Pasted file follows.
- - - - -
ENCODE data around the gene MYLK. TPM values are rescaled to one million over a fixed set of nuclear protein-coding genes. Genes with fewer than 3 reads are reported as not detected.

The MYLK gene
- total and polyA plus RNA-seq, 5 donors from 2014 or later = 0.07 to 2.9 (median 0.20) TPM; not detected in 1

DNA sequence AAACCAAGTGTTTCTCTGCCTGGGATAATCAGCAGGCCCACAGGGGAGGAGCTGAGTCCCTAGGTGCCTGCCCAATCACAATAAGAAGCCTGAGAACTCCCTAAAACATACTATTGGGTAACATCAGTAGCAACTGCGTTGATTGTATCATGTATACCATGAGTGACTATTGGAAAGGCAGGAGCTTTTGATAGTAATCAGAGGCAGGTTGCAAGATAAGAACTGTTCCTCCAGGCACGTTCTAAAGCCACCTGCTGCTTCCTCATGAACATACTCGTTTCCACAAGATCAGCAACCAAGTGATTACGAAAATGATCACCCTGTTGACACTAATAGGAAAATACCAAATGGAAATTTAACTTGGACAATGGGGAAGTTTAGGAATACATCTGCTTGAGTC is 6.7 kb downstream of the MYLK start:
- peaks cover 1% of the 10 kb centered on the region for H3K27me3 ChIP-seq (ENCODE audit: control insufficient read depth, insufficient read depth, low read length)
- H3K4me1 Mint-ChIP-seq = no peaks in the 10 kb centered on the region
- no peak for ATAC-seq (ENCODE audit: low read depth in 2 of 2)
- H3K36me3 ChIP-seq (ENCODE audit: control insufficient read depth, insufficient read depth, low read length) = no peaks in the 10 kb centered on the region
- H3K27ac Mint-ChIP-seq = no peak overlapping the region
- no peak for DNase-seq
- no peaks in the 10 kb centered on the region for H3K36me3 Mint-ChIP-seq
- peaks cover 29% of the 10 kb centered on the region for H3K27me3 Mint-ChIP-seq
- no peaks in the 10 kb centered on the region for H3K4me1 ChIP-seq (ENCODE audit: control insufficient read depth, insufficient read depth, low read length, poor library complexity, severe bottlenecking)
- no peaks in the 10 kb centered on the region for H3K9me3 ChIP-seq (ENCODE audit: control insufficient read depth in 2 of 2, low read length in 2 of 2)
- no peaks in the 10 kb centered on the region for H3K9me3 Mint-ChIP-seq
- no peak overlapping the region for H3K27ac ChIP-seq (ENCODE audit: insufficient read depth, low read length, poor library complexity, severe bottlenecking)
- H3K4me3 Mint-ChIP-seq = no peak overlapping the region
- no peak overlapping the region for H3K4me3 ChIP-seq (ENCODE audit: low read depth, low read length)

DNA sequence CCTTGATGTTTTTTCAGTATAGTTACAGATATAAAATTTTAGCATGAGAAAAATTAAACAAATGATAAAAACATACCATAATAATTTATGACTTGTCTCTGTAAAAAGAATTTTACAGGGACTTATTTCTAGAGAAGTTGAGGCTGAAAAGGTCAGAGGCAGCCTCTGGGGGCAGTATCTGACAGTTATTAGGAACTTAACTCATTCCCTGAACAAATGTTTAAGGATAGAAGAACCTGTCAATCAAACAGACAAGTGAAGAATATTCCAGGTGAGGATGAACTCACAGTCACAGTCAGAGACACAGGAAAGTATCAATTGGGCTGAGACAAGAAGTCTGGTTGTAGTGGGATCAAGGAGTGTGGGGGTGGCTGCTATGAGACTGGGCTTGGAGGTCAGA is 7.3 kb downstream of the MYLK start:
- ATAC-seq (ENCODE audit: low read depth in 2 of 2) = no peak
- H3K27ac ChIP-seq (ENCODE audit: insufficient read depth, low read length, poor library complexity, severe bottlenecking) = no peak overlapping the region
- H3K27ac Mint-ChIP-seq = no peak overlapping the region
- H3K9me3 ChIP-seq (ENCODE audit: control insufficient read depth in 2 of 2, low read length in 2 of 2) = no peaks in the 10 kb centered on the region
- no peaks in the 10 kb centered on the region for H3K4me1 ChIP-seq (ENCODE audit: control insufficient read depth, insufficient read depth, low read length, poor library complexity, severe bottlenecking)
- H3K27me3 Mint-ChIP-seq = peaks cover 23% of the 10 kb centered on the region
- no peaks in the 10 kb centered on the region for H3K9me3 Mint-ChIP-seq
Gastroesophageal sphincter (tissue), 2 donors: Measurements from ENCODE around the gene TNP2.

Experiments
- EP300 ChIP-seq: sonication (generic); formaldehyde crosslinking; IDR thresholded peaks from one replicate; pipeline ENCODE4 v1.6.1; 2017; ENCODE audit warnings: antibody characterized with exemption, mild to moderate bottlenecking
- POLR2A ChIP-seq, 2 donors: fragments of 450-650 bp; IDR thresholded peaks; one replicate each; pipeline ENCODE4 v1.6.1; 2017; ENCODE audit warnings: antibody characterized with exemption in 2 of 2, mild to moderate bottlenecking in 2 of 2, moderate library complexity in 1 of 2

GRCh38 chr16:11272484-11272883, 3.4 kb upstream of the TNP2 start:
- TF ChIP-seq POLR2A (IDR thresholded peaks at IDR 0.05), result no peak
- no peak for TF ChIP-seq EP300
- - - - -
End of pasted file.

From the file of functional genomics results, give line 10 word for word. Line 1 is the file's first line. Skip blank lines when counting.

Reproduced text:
- no peak for DNase-seq